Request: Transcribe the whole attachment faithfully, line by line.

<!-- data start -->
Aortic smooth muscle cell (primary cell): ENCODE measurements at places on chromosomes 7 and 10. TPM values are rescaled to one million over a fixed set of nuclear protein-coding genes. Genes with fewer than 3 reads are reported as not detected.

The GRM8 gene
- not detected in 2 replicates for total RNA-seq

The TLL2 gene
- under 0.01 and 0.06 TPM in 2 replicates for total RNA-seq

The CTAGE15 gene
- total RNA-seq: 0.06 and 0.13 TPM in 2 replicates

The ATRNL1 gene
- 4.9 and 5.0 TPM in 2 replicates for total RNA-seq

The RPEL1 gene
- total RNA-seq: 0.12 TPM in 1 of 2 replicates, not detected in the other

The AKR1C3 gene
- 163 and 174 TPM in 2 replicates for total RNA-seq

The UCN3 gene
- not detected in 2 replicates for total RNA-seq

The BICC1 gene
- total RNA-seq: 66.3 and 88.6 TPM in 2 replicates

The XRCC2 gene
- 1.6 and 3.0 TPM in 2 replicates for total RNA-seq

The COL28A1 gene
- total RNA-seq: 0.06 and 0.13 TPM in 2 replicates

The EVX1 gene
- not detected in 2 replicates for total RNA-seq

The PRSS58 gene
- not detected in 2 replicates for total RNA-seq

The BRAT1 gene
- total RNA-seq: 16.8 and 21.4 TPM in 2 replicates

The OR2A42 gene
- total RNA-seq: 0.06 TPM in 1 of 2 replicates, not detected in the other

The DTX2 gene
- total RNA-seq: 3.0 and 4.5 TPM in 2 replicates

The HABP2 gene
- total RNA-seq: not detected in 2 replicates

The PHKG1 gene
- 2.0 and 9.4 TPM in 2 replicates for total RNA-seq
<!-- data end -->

Aortic smooth muscle cell (primary cell): ENCODE measurements at places on chromosomes 7 and 10. TPM values are rescaled to one million over a fixed set of nuclear protein-coding genes. Genes with fewer than 3 reads are reported as not detected.

The GRM8 gene
- not detected in 2 replicates for total RNA-seq

The TLL2 gene
- under 0.01 and 0.06 TPM in 2 replicates for total RNA-seq

The CTAGE15 gene
- total RNA-seq: 0.06 and 0.13 TPM in 2 replicates

The ATRNL1 gene
- 4.9 and 5.0 TPM in 2 replicates for total RNA-seq

The RPEL1 gene
- total RNA-seq: 0.12 TPM in 1 of 2 replicates, not detected in the other

The AKR1C3 gene
- 163 and 174 TPM in 2 replicates for total RNA-seq

The UCN3 gene
- not detected in 2 replicates for total RNA-seq

The BICC1 gene
- total RNA-seq: 66.3 and 88.6 TPM in 2 replicates

The XRCC2 gene
- 1.6 and 3.0 TPM in 2 replicates for total RNA-seq

The COL28A1 gene
- total RNA-seq: 0.06 and 0.13 TPM in 2 replicates

The EVX1 gene
- not detected in 2 replicates for total RNA-seq

The PRSS58 gene
- not detected in 2 replicates for total RNA-seq

The BRAT1 gene
- total RNA-seq: 16.8 and 21.4 TPM in 2 replicates

The OR2A42 gene
- total RNA-seq: 0.06 TPM in 1 of 2 replicates, not detected in the other

The DTX2 gene
- total RNA-seq: 3.0 and 4.5 TPM in 2 replicates

The HABP2 gene
- total RNA-seq: not detected in 2 replicates

The PHKG1 gene
- 2.0 and 9.4 TPM in 2 replicates for total RNA-seq